Today Danone was forced to withdraw an advert for probiotic yoghurt because the scientific evidence didn't support it. The company claimed it boosted children's "defences" and cited various research studies to support it. The Advertising Standards Authority read the studies and found that although the studies were good, most of them weren't about the children in question, some of them used the wrong dosage of yoghurt or an inappropriate test group, and overall the results were inconsistent and didn't particularly support the claim.
I'm interested in this because probiotics is one of those weird new turns in commercialism in which you can't quite tell if there's real science there, or if there is nothing but an actor on screen grinning and rubbing her belly, saying "I trust good bacteria" over and over again.
I've heard some scientists saying that probiotics have been shown to be good for ill people recovering in hospital (whose natural gut flora might need "topping up") but that the evidence isn't there yet for any point at all in healthy people gulping down these yoghurts once a day as if they were your daily medication.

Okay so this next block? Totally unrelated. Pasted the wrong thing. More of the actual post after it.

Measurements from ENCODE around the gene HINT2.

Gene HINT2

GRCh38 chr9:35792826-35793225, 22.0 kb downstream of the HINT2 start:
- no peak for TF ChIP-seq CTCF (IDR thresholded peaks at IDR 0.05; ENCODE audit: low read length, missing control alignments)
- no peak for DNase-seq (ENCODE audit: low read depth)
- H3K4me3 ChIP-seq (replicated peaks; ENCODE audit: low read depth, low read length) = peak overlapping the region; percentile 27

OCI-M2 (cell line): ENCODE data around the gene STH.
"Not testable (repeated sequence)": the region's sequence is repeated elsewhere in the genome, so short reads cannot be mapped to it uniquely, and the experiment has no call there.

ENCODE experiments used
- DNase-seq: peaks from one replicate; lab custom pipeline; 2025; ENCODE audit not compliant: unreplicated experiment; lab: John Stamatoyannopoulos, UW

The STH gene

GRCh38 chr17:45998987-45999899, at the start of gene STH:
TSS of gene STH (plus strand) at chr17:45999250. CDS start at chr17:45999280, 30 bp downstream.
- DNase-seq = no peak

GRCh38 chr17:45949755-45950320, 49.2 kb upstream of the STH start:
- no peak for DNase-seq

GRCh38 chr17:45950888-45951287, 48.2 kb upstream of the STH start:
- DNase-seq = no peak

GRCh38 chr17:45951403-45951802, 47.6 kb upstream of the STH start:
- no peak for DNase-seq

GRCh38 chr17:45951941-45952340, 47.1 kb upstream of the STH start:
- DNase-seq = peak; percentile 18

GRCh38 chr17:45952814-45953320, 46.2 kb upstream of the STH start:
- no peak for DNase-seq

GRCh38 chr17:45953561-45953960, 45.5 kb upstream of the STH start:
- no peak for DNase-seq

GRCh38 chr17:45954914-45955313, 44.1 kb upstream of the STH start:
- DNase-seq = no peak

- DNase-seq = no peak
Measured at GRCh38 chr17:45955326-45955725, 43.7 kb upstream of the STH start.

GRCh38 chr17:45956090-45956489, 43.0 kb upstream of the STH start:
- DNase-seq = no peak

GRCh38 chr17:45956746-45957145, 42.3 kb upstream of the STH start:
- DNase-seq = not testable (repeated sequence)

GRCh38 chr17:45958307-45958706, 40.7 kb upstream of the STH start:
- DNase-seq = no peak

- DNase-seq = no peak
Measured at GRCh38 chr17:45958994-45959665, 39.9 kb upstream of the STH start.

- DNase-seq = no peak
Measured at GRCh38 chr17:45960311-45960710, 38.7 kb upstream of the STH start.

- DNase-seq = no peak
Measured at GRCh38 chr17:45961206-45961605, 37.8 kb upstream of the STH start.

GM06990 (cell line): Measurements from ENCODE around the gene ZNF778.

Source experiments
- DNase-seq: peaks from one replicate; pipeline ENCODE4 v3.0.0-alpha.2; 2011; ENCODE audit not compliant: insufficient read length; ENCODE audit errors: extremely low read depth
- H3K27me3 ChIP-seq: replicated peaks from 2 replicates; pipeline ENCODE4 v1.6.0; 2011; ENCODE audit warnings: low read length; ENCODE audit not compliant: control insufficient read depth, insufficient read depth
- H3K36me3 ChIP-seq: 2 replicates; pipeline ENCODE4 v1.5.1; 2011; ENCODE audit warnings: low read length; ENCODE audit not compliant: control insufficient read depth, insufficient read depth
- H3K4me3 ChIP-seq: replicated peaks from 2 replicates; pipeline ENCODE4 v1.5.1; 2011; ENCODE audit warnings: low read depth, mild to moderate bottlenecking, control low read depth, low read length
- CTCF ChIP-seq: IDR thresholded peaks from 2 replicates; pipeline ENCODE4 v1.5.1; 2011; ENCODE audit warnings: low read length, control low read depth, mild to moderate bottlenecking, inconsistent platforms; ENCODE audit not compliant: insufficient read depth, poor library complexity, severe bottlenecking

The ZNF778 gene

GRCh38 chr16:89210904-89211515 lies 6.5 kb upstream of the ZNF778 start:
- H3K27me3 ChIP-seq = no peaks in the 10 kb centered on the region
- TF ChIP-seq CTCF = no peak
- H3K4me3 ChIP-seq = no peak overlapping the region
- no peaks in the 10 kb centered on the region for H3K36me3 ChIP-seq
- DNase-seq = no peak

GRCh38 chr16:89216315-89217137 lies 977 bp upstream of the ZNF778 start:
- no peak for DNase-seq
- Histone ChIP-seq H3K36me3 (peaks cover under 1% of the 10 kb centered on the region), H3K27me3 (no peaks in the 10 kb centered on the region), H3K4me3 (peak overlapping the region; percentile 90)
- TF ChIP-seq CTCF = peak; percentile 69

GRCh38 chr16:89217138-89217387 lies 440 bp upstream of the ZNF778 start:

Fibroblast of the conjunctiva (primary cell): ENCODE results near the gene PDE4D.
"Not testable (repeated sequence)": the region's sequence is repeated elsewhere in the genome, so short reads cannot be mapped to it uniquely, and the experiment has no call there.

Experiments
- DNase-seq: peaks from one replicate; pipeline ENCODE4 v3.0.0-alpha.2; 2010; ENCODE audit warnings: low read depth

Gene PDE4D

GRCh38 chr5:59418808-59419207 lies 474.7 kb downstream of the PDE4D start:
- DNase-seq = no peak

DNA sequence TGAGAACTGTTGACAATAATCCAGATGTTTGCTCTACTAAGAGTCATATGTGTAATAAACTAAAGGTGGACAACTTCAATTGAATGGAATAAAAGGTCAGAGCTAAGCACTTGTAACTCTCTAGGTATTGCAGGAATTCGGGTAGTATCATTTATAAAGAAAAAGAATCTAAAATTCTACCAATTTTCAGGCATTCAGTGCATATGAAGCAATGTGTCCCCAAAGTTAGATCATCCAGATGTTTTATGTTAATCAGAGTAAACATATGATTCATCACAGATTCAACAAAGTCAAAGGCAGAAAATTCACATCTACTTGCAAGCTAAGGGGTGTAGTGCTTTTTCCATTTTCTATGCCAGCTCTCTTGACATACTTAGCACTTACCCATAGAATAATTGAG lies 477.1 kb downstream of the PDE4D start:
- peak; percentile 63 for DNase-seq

There are moves afoot in the EU which sound to me like a good idea. In 2006 a new EU law came in, stipulating that all medical-sounding marketing claims must be verified, and they now have a committee which looks at the evidence and pronounces yes or no on them. The claims for various yoghurt drinks, as well as all kinds of other products, has been submitted to this committee. They made the judgment that general probiotic claims aren't supported by evidence, although they'll be looking at more specific manufacturers' claims later.
The change hasn't actually come into force yet, but when it does, hopefully it won't be down to us to peer at the TV advert and think to ourselves, "Is that science or is that bullshit?" - it's only reasonable that we shouldn't have to do that, and companies should have to prove their stuff works before they parade it around in scientific clothing.